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Looking at CAPS Through a New Lens

There are many pros and cons when it comes to CAPS according to students

Anabel Myers, Reporter

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One opportunity that upperclassmen have is the ability to shorten their school schedules to attend CAPS, the Center for Advanced Professional Studies. This nationally recognized program allows students to engage in studies in a professional environment and solve real-world problems.

Students shorten their schedules so that they have three open class periods in order to sign up for CAPS.

Senior, Hannah Behrman, took Digital Design and Photography first semester where she had to self-teach herself with tutorials and do a variety of projects.

“You were given a client and you would have to do any graphic design and photography for them,” Behrman explained.

One of her favorite aspects about CAPS was the freedom and leniency she was given.

“A lot of the other strands are really structured like the Business strand,” Behrman said. “But, in the more artistic strands you have free will to learn about whatever you want.” Senior Addison Whitrock, took Exploring Health Professions at CAPS.

“My favorite thing was having more freedom than a normal school,” Whitrock said. Behrman was introduced into the professional world through her CAPS strand.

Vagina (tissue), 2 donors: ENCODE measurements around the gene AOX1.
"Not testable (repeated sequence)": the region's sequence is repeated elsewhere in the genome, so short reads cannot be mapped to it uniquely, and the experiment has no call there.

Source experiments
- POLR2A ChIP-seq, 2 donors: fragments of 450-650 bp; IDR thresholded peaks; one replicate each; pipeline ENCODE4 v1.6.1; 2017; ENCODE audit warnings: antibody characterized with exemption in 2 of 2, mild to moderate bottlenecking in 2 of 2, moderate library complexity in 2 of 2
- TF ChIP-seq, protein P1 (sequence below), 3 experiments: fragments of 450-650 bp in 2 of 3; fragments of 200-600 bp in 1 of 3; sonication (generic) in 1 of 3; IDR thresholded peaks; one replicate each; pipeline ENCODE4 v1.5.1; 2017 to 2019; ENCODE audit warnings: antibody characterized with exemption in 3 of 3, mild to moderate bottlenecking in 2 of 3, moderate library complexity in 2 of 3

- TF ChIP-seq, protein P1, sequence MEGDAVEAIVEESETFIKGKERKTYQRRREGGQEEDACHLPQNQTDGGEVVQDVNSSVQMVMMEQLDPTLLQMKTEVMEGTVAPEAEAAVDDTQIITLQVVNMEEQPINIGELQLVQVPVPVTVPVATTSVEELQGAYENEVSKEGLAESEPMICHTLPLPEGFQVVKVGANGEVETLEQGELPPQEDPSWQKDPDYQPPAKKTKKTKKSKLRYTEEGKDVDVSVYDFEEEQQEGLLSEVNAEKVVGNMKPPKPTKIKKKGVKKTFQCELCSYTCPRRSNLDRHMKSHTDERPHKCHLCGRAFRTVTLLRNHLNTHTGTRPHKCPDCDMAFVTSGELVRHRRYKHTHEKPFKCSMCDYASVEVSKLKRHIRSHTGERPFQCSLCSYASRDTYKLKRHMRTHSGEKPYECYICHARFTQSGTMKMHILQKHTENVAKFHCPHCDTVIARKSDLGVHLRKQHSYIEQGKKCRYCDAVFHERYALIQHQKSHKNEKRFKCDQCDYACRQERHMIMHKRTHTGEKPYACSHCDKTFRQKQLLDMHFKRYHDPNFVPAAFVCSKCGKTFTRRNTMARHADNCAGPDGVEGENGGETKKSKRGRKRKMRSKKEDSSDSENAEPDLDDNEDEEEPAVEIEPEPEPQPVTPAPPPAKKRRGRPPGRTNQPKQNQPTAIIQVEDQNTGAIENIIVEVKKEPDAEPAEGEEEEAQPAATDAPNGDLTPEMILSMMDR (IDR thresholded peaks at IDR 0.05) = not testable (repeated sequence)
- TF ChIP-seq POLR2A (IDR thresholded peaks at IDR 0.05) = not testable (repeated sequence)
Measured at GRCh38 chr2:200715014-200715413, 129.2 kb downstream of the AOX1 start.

“It was brutal,” Behrman said. “I was exposed to the big leagues way to early.”

Behrman found it helpful in a way because it prepared her for the real world, but it was hard being introduced to it as a high school student.

Another part of the class Behrman did not enjoy was the way her teacher treated the students.

“My teacher only focused on the kids that knew what they were doing, leaving the newbies in the dust, which was me,” Behrman said.

There are pros and cons to the CAPS program, however, Behrman says she would recommend it to other people.

“Even if you don’t know what you want to do, it can help a lot,” Behrman said. “I learned that I didn’t want to do anything with graphic design.”

Whitrock also noted a positive outcome.

“It helps narrow down what fields you’re thinking about,” Whitrock said.

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